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Review: Project Spark

Move over Minecraft. Take a hike, Disney Infinity’s Toy Box. There’s a new world builder in town.

Allow me to start by stating that I spent time in the Project Spark beta contemplating how such a phenomenal game creating tool would work on a console. I needn’t have as it seems a perfect fit; the sheer customisable properties of the title are astounding. In my time with Project Spark‘s full release, I’ve seen Tetris, Halo and even Minecraft rebuilt in-engine. Rebuilt, I should add, in-engine in a free-to-play game.

Well, free-to-play but with a host of microtransactions. Several game modes are free to access on either the disc-based or digital versions of the game. Of interest is “Void Storm”, an episodic adventure game not unlike Fable where you can select one of three free heroes with the ability to unlock another with in-game currency or real money. It was here I thought Project Spark was going to decimate my wallet and leave my wife fuming. Instead, I found that in-game currency prices were reasonable, so my marriage remains intact and my real world wallet full.

In “Void Storm” — and in any created game if it’s coded in, really — you level up its heroes by completing quests or killing monsters. Doing so unlocks different pieces of gear and elements to create and edit the world and the heroes themselves. “Void Storm” is a short little episodic game and I’m looking forward to future installments.

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Along with “Void Storm” there is also the Crossroads mode where a series of world-building tasks are put to you. You’re asked to build the world that you’re playing in, from editing enemies and their headquarters, their placement in the world and the path you need to take to go and fight them. As you’re doing this, your changes to the world will effect it, throwing random encounters and elements at you to keep you on your toes.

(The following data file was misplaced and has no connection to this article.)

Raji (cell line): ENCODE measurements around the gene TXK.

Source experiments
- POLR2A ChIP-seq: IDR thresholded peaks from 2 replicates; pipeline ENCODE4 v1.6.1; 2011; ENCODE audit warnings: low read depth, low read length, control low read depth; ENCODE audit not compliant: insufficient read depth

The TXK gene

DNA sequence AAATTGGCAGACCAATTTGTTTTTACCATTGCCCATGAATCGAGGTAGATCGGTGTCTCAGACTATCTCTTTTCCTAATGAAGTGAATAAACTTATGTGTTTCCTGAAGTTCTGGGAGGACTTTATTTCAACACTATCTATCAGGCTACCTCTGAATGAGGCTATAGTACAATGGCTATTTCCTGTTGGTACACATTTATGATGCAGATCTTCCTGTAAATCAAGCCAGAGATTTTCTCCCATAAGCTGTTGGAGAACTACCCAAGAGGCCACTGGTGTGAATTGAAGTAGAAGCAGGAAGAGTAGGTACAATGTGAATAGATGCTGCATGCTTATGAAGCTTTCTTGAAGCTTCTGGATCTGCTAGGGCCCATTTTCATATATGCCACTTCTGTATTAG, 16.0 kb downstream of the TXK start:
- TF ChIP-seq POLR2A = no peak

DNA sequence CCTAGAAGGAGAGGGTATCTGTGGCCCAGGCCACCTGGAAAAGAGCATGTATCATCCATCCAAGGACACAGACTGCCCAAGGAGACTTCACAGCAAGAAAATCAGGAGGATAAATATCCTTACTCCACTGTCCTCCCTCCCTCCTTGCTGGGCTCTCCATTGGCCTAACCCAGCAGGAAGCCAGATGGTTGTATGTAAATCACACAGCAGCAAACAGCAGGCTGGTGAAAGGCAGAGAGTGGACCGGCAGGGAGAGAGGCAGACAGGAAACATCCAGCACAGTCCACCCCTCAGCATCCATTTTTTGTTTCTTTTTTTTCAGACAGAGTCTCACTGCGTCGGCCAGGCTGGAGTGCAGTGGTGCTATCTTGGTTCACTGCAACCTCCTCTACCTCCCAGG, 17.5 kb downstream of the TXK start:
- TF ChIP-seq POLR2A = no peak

Creative types will find Crossroads a little more to their style than “Void Storm”, but even then will probably skip the canned modes to head straight to the game’s Create mode. After a series of rather confusing tutorials — which you should skip in favour of much better online ones — you’re set off to create your own worlds and game modes. As previously stated, those who get it, really get it; I look forward to the types of games that other people will create.

Other people being the key phrase, there. I won’t be able to do it, due to a lack or skill and/or patience. I might be persuaded to cultivate those traits, as Project Spark has a number of Achievements in its list of 115 that encourage you to create, share and have those in the community interact with your creations.

Whether you’re interested in creating games, or simply just playing those that others make, Project Spark looks to have something for everyone. Now, if you’ll excuse me, I’m off to push the limits of my marriage once again.

Project Spark is available now on Xbox One and Windows PC.


Project Spark

The good

  • Very powerful creation tools.
  • In-game currency makes it so you don’t have to fork out real world cash.

The bad

  • Tutorials are hard to learn.

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About the author

Andrew Harrison

EspionageMonkey, aka Harry, is a father of 3 and husband of 1. It's all about the family who all game with him, making the whole hobby better. He plays everything and enjoys almost everything. He's a massive fan of sci-fi and fantasy, and he'll read and play stuff before watching it if he has the choice. Couch co-op is the bomb!